by Jamie Butters
Free Press Business Writer
DEARBORN, MI — Visteon Corp. expects to earn a small net profit this year after losing at least $1.6 billion from 2001 to 2003, executives said Thursday.
If Visteon turns a profit this year, it would be the first since 2000, the year the auto parts maker separated from Ford Motor Co.
In a briefing for Wall Street analysts in conjunction with the North American International Auto Show, Visteon laid out its financial expectations for the first time in at least a year.
The Dearborn, Mich.-based supplier said it expects to report a net loss of $1.13 billion to $1.25 billion for 2003 — $780 million to $900 million in the fourth quarter alone — before earning $65 million to $130 million this year.
Ford’s former parts division has struggled with high wages — about $25 an hour, plus benefits — for UAW members, who technically remain Ford employees leased by Visteon.
At the same time, Ford, which accounts for 77 percent of Visteon sales, lost substantial share of the U.S. market and cut production by about 11 percent in 2003 alone.
“It’s certainly been a tough road,” chairman and CEO Peter Pestillo said, noting that most of Visteon’s communication with Wall Street has been “admittedly bad news.”
But the company has changed significantly in recent years, restructuring its European business and marketing operations and boosting sales to customers other than Ford to about $4 billion this year and an expected $5.1 billion next year.
Last month, it renegotiated its 2000 spin-off, getting Ford to absorb almost $1.7 billion in health-care liabilities, pay for half of Visteon’s $200-million information technology system and pay its bills sooner for a few years, among other items. In exchange, Visteon paid $150 million to Ford as a price cut and promised steeper price cuts in the future.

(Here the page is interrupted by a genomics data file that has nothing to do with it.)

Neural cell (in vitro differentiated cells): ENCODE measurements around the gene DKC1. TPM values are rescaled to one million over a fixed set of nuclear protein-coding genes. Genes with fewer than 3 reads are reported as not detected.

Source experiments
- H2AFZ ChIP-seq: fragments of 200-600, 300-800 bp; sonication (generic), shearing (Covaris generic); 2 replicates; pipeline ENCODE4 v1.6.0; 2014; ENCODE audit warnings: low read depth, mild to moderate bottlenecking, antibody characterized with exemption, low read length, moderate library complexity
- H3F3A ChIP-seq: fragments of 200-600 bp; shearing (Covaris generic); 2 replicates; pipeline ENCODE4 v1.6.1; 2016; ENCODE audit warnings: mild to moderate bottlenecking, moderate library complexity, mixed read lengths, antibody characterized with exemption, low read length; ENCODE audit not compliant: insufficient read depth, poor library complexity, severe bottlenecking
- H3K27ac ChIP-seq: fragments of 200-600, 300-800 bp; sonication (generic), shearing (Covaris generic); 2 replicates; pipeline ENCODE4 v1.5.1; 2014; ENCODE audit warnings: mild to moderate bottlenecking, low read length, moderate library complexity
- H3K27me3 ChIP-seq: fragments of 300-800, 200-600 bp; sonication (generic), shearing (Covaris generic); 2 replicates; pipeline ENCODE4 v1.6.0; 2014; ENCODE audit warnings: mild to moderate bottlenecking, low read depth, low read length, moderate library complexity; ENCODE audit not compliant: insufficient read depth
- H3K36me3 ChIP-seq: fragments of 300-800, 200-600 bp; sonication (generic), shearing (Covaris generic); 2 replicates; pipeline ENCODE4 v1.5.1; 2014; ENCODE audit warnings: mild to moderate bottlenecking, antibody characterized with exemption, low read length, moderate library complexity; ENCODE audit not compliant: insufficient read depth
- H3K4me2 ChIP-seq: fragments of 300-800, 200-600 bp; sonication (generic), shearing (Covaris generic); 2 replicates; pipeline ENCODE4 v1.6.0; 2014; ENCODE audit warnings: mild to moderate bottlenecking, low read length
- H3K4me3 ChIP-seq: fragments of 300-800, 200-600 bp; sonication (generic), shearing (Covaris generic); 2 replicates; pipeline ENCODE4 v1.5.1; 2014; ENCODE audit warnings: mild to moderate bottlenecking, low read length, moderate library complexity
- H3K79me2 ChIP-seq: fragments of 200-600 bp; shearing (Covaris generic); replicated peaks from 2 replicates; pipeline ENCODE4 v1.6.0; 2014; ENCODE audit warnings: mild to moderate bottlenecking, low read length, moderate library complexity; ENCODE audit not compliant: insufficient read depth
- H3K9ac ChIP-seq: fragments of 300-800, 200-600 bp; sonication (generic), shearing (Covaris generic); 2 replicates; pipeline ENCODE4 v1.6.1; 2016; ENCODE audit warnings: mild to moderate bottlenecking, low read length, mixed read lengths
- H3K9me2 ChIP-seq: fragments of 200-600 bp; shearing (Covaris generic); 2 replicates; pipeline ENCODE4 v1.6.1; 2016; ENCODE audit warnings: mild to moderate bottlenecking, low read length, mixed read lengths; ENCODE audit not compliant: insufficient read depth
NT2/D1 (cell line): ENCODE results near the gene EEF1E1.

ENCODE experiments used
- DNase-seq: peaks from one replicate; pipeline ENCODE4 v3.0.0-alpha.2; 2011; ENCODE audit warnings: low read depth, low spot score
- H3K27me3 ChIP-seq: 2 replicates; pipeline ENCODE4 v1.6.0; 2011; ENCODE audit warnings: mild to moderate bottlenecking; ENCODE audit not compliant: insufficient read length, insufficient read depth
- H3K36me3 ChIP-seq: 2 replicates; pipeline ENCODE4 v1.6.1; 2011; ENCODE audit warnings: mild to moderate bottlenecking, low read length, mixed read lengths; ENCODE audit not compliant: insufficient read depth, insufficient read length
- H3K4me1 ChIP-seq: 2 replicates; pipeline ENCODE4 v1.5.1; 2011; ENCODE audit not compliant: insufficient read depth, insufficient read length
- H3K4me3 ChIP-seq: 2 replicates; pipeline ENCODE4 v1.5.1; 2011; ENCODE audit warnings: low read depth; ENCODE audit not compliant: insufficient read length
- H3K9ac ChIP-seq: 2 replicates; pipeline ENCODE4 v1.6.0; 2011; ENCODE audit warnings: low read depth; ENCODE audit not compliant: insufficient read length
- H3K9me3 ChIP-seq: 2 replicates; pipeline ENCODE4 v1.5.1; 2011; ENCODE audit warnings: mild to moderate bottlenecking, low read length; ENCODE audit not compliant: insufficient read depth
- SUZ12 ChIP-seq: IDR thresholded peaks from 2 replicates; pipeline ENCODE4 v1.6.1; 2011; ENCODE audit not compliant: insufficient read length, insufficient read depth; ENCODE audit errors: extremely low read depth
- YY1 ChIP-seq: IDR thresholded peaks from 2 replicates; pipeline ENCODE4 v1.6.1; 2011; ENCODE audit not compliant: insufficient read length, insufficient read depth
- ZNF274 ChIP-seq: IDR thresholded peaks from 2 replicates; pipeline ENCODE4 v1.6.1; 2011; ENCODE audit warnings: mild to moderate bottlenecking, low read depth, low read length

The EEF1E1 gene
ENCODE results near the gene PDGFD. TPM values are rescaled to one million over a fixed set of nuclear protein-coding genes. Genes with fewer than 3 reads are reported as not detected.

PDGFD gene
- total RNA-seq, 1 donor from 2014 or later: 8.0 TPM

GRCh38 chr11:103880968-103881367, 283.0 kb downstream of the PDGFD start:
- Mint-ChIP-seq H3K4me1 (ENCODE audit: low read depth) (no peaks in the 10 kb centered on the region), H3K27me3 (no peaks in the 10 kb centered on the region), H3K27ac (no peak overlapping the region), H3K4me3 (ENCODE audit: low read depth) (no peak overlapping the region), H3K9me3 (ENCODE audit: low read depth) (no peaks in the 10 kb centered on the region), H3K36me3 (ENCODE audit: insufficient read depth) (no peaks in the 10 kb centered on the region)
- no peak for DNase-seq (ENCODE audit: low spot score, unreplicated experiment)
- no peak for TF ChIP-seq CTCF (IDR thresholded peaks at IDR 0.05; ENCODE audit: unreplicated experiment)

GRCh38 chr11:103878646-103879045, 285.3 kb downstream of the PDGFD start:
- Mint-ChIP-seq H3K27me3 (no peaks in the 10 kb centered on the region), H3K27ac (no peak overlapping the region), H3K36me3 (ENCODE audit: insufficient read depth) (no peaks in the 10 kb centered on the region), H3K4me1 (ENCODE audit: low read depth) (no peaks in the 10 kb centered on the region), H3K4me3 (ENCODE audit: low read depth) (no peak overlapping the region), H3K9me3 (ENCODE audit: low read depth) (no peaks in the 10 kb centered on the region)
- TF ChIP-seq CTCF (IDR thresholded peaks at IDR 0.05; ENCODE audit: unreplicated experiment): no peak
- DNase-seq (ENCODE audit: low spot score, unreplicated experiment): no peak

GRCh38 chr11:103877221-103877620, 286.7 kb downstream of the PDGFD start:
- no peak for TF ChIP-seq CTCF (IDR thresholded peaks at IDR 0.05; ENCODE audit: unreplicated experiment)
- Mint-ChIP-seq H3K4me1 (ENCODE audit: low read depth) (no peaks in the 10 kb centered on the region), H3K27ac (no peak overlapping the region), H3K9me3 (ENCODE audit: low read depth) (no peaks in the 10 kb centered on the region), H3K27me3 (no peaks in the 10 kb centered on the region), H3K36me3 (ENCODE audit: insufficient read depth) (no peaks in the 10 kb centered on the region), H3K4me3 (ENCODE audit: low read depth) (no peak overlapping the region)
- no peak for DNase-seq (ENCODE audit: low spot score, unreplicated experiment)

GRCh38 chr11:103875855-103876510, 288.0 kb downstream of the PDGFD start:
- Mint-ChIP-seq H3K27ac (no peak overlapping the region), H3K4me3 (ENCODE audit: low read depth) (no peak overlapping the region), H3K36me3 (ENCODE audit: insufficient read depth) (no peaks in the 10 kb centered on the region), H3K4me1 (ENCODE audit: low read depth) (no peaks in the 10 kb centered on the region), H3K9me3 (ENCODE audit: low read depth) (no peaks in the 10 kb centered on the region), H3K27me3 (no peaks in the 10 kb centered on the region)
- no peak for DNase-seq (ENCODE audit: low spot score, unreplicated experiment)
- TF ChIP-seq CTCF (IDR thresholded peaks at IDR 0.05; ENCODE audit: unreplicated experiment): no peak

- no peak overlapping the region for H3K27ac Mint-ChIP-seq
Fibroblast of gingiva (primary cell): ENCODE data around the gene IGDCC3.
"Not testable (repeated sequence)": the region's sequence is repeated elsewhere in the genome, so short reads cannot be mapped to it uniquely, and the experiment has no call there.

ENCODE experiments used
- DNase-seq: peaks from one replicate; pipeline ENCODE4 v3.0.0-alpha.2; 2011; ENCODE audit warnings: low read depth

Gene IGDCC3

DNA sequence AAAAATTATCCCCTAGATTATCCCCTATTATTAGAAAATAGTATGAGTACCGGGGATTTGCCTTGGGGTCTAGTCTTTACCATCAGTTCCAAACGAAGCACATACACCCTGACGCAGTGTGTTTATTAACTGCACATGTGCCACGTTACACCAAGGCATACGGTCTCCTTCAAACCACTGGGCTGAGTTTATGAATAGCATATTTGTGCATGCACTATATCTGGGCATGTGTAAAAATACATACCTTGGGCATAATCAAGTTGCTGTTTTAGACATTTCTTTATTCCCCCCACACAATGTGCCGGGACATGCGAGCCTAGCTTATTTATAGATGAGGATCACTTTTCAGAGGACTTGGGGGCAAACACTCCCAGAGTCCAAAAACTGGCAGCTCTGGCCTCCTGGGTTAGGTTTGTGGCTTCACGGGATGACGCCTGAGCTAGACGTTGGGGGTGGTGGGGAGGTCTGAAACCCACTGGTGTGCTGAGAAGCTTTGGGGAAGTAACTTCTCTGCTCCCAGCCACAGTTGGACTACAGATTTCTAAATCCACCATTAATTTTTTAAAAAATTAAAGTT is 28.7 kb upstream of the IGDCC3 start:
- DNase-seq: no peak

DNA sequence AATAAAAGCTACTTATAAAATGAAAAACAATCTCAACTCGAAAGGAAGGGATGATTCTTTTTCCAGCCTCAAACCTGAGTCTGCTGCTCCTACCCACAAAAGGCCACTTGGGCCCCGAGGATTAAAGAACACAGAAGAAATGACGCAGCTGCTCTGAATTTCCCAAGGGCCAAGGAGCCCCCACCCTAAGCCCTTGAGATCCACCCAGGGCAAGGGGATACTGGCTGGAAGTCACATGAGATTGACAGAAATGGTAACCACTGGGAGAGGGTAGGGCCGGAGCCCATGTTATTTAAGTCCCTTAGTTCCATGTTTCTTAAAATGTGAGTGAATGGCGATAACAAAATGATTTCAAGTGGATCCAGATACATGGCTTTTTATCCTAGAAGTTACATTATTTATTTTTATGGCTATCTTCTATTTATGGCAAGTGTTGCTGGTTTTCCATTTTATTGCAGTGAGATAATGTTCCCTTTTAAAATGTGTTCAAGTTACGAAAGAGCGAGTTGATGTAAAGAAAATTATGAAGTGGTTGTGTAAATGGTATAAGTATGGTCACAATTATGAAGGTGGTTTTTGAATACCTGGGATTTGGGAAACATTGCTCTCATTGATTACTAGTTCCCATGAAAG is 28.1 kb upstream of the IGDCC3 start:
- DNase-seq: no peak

This quarter, Visteon expects to complete its negotiations with the UAW to pay significantly lower wages to new hourly employees as it gradually returns current UAW members to Ford.
“Let me assure you, we are poised to grow and finally able to compete,” Pestillo said.
Visteon lost $470 million in 2001 and 2002 combined and $350 million through three quarters of 2003. The expected $780 million to $900 million loss in the fourth quarter includes $700 million to $800 million in charges for tax accounting, write-downs of poorly performing business lines and other restructuring charges.
Analysts expected Visteon to lose about $5 million this year, but Visteon’s announcement that it plans to earn $65 million to $130 million did not significantly boost the stock price.
Visteon shares rose a penny to close at $11.31, close to the 52-week high of $11.50.
Last year, Visteon executives refused to say what they expected the company to earn or lose — a rare step for a Fortune 100-size company.
Visteon expects total sales to grow by $1 billion this year to $18.6 billion, due to new non-Ford business, such as providing headlamps and other parts for the 2005 Chevrolet Corvette.
Visteon was dealt a blow Thursday when Delphi Corp. announced at the Consumer Electronics Show in Las Vegas that it would begin supplying satellite radios for 2006 model Ford pickups, business Visteon has now.
But Visteon was able to announce this week that it won satellite radio business with Nissan Motor Co., although it can’t say on what vehicles.
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